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The Armory Show and Tell: Shirley Tse presented Quantum Shirley

The Armory Show and Tell: Shirley Tse presented Quantum Shirley

As part of The Armory Show and Tell artist Shirley Tse presented:

Quantum Shirley

Quantum Shirley is a framework the artist uses to produce a series of works in diverse media. Quantum Shirley weaves together personal history, New Physics, trade movement and history of colonial products (rubber and vanilla), and the geographical displacement of Chinese nationals in the last century (Chinese Diaspora).

“To escape wars and to seek employment opportunity, my mother’s family was displaced in different parts of the South Pacific and became labor force for plantations. My mother’s immediate family landed in Malaysia and found work in rubber plantations, and her cousin Simone’s family moved further to Tahiti to work in vanilla plantations. My mother and Simone met again in 1968 in Hong Kong when Simone was doing merchandising for her toy import business. My mother moved back to China only to escape it later during Cultural Revolution, when she fled to Hong Kong. Witnessing the financial hardship my mother had to bear, Simone offered to adopt my mother’s four children and me, an infant at that time. Everything was arranged for me to be sent on an airplane in the custody of the airline, but my mother withdrew the arrangement in the last minute and I stayed with her. I often wonder what my life would have been had I grown up in Papeete fostered by Simone. All Simone’s four children were educated in universities in Paris, and some are quite artistically inclined. Perhaps I would have been an artist anyway. Better yet, I believe, in a parallel world, I speak French, have lived in Tahiti, studied at École Nationale Supérieure des Beaux-Arts, and became an artist. I just simply cannot observe that existence.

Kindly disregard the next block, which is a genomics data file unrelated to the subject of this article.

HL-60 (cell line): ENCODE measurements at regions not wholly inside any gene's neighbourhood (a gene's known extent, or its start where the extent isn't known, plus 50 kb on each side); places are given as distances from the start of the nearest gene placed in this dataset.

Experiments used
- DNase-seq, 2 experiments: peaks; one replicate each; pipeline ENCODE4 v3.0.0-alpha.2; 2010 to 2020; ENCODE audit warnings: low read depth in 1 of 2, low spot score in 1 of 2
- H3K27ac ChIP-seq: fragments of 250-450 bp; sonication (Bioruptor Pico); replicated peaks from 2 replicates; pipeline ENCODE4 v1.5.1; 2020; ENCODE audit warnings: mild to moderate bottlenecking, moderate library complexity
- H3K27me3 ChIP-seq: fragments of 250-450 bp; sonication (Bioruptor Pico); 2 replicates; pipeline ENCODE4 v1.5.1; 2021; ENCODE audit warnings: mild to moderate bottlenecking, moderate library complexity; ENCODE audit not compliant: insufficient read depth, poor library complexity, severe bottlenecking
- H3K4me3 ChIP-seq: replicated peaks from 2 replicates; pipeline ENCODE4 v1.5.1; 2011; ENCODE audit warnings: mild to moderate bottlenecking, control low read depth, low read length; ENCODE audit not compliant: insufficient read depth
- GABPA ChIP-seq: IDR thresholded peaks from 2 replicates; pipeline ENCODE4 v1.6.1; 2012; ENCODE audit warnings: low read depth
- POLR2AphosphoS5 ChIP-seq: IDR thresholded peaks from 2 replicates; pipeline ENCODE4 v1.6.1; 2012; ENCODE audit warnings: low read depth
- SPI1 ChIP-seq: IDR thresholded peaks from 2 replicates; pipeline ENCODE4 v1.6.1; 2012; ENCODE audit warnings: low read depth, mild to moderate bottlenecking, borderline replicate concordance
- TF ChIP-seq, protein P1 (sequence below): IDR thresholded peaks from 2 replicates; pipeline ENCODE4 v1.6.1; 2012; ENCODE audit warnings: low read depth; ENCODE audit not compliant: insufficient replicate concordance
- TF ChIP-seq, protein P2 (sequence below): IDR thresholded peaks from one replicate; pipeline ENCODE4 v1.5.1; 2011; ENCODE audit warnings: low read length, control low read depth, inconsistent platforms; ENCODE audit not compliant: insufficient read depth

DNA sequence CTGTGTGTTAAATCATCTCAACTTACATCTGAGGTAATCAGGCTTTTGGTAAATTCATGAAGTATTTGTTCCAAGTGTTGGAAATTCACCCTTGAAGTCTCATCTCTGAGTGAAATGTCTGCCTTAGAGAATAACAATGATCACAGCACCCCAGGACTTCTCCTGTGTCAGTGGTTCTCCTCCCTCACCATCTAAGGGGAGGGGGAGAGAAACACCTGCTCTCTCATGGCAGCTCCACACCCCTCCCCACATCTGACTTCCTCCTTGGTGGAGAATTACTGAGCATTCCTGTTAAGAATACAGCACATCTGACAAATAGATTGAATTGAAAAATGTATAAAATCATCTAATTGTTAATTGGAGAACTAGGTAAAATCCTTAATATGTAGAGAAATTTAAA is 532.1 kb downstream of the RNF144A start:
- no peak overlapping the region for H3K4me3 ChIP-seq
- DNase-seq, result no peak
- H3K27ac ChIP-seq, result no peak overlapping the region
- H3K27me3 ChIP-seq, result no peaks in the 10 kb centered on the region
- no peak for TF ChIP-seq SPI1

“According to quantum theory, if a card falls, it falls on both sides at once. This can be explained by the ‘collapse of the wave function,’ which basically means that thing exists in many states but then collapses into one state when observed. I am intrigued by the ‘validation’ of parallel worlds, paradoxes, and the simultaneity offered by quantum physics. It is interesting that an otherwise tragic personal story can be re-interpreted. When a personal story is seen through other scientific, economic, or historical lenses, a radical change or even a reversal of values could take place.

“I [will] talk about my personal story and map the connections of it to colonial trade, China’s recent history and multiple-worlds theory…[and] show some images and videos I took in my trip to visit Simone in Tahiti, something I have not yet found form of presenting.”

Shirley Tse’s work has been included in numerous museums and exhibitions worldwide, including the Biennale of Sydney; Bienal Ceara America, Brazil; Kaohshiung Museum of Fine Arts, Taiwan; Art Gallery of Ontario; Museum of Modern Art, Bologna, Italy; San Francisco Museum of Modern Art; New Museum of Contemporary Art and PS1, both in New York; Kettle’s Yard, Cambridge, UK; and Govett- Brewster Art Gallery, New Zealand. Her work has been included in numerous articles, catalogues, and publications including Sculpture Today by Phaidon. She received the City of Los Angeles Individual Artist Fellowship, the John Simon Guggenheim Foundation Fellowship, and the California Community Foundation Fellowship for Visual Artists.

About The Armory Show and Tell
The Armory Show and Tell 
coincides with the launch of the Armory’s 25th season of exhibition programs as well as the 100th anniversary of the 1913 Armory Show, the first exhibition of modern art in the US. For the past 25 years, Armory Center for the Arts has distinguished itself through its commitment to the notion of artist as educator. Today, The Armory Show and Tell has invited current and former Armory teaching artists and audiences to interrogate that idea; it centers around daily public presentations by 35 of more than 300 current and former Armory teaching artists who responded to an invitation to “perform your practice” in the Armory’s Caldwell Gallery. These artists have been further invited to leave behind a remnant of or detritus from their events, to be incorporated into an exhibition that expands over its 11-week duration.